Democracy and Equality

I just saw a following header in an article at the website of Carnegie Endowment for International Peace:

DEMOCRACY IS IMPOSSIBLE WITHOUT EQUALITY [Link]

I think the author got the idea wrong totally. Democracy is incompatible with equality simply because humans are not born equal.

One can only force-fit them to be equal and that is not democracy. The State can attempt to level the playing field – opportunities – for all, unprivileged by wealth, birth, power, etc. But, force-fitting equality of outcomes and material status will be incompatible with democracy. Only autocracies can achieve that – for a while.

That is, put differently, autocracies have a better chance of achieving equality, assuming they are sincere about it. Even then, it is unlikely to last long.

One of the reasons is that equality is inconsistent with evolutionary logic.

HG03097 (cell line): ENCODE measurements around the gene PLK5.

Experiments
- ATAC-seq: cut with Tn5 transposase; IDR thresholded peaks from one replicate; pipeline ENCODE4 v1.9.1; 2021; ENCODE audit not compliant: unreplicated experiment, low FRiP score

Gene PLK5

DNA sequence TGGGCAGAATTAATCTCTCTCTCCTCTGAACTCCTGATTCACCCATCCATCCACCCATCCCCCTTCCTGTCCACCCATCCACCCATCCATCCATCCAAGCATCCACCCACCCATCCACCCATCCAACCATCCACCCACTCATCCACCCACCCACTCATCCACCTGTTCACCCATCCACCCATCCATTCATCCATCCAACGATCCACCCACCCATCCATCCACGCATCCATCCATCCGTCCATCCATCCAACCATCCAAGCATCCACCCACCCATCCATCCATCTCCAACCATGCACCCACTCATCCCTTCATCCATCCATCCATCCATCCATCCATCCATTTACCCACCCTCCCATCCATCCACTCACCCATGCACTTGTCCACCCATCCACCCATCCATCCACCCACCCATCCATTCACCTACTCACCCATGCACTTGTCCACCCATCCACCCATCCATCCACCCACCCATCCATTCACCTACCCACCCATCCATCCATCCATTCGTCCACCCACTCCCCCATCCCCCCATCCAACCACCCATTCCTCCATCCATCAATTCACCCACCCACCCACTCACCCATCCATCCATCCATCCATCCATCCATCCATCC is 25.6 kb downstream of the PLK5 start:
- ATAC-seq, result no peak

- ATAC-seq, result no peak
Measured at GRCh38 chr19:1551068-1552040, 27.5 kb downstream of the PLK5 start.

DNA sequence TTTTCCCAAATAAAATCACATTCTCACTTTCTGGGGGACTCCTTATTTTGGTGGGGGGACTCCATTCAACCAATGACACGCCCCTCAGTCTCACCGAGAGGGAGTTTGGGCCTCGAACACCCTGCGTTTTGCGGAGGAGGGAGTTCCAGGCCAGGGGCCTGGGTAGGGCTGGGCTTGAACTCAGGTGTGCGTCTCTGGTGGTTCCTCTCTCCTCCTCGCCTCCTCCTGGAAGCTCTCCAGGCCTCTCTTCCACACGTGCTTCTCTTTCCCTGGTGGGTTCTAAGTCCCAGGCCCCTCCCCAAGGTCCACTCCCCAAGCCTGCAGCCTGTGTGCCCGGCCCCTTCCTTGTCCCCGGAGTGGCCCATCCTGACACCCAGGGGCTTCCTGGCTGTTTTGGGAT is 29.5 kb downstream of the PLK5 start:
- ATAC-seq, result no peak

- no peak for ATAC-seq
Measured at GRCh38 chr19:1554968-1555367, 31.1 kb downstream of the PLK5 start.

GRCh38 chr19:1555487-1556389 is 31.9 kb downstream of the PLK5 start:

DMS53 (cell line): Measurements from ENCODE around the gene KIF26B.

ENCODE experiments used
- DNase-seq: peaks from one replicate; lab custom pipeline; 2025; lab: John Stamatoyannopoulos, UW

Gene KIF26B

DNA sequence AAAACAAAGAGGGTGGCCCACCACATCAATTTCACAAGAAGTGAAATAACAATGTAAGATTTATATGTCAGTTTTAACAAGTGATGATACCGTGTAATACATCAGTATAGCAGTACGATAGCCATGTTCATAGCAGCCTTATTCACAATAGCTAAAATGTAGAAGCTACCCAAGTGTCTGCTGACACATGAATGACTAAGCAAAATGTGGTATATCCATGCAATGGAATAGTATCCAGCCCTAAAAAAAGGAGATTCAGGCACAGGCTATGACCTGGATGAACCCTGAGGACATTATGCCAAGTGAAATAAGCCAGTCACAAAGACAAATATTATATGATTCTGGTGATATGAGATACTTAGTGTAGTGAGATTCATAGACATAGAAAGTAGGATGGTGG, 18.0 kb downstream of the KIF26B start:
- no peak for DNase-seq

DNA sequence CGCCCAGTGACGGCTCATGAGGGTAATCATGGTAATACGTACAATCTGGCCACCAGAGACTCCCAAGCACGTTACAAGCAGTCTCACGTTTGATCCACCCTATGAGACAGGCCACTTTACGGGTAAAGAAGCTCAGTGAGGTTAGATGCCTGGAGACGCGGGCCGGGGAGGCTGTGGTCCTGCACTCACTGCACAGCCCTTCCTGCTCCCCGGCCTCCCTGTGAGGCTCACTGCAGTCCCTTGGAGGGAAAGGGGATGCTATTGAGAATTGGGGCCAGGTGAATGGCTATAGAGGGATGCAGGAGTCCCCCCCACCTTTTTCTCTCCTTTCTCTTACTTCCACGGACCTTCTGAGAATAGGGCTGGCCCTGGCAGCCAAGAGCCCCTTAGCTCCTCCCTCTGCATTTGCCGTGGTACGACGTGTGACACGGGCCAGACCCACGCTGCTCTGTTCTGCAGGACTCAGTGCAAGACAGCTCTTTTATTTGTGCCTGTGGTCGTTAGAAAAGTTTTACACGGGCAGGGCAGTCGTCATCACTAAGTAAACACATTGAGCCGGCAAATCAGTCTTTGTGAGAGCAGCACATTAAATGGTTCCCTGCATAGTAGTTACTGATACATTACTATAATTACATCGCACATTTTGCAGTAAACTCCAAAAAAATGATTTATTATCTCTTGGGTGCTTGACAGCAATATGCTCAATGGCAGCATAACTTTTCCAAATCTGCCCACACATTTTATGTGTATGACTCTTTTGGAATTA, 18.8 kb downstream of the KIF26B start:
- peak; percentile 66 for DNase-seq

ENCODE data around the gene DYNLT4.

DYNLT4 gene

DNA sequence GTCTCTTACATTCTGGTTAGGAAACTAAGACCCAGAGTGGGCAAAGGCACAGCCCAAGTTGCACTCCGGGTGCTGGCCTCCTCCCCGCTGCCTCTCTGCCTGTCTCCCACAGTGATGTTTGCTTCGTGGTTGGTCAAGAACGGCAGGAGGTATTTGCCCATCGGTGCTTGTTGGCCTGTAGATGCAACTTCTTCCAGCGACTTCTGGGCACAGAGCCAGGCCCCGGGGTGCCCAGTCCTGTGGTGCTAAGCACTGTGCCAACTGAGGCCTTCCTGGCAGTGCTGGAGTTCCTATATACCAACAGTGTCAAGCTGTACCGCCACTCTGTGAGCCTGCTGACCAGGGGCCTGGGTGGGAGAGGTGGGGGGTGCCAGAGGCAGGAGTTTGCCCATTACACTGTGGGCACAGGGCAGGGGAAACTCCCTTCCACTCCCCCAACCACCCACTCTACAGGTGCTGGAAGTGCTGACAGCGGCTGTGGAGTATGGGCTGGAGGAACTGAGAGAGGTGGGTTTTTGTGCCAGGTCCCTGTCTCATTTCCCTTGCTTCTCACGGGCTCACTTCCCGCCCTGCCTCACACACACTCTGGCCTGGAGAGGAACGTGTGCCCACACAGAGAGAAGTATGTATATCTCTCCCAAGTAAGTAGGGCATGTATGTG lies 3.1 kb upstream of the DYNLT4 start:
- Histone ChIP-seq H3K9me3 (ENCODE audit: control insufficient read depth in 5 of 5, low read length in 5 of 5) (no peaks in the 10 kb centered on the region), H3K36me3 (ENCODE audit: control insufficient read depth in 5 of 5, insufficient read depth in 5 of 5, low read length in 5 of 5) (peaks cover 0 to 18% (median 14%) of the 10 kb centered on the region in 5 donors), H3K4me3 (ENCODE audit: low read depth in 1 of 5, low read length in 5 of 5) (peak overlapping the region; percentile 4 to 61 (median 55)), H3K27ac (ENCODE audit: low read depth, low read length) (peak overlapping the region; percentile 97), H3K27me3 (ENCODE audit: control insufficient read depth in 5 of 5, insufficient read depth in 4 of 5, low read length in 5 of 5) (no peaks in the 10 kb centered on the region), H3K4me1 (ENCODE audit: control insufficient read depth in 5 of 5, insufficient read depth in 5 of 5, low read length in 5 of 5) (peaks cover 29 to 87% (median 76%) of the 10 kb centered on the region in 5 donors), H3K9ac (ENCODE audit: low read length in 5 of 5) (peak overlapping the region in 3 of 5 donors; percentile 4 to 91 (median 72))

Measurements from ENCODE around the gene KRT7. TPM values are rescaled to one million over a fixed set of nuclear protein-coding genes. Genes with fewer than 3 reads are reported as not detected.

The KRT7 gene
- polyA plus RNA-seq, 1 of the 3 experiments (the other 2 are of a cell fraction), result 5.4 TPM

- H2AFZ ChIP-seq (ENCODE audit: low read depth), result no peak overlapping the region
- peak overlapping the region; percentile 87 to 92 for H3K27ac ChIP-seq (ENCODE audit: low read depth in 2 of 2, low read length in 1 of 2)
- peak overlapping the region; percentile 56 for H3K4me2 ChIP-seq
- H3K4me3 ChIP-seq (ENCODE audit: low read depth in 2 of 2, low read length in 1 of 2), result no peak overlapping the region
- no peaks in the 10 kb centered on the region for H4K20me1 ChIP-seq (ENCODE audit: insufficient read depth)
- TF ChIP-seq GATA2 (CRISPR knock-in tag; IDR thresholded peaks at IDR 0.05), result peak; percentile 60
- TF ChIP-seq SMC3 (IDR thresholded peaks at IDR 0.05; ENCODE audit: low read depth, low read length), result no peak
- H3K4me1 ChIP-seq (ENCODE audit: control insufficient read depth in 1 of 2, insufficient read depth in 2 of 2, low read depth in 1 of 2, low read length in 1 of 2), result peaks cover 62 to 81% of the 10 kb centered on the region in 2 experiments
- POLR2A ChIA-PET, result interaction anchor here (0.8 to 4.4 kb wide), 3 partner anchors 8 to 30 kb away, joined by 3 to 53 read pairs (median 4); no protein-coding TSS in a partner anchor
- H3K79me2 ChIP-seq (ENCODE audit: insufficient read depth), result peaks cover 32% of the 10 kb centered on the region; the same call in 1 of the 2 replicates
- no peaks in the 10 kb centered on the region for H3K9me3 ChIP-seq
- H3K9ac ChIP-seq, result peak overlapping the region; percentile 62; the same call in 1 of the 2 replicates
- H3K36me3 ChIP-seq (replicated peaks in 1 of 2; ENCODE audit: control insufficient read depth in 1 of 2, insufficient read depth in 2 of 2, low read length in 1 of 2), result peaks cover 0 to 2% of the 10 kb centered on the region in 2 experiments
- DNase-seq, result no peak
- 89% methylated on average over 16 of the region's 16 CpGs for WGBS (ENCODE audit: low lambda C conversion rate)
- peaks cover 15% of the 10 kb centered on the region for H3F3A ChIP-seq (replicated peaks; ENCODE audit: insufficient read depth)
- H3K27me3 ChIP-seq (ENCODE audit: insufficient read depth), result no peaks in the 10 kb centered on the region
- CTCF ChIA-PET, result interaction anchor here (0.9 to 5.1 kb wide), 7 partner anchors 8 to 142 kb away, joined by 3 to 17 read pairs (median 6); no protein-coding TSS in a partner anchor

Tribal war of hypocrisy and not morality

The paragraph below in the article by Rana Foroohar sums up the hollowness of the Democrats’ idealism and ‘moral outrage’ rathr well:

What’s more interesting and also murkier is why Democrats would list Kraft-Heinz as their most favoured company. As both myself and my colleague John Gapper have written, this is a corporation that exemplifies many of the most problematic aspects of capitalism today, including short-termism and financialisation. And that tells you a lot about the challenges for Democrats today. The Clintonian move towards a “market knows best” approach, which dominated the party’s approach to economics until quite recently, created many of the legislative changes that have driven companies like Kraft-Heinz into the ground — not to mention helping to brew up the financial crisis and create a generation of “socialist” millennials. [Link]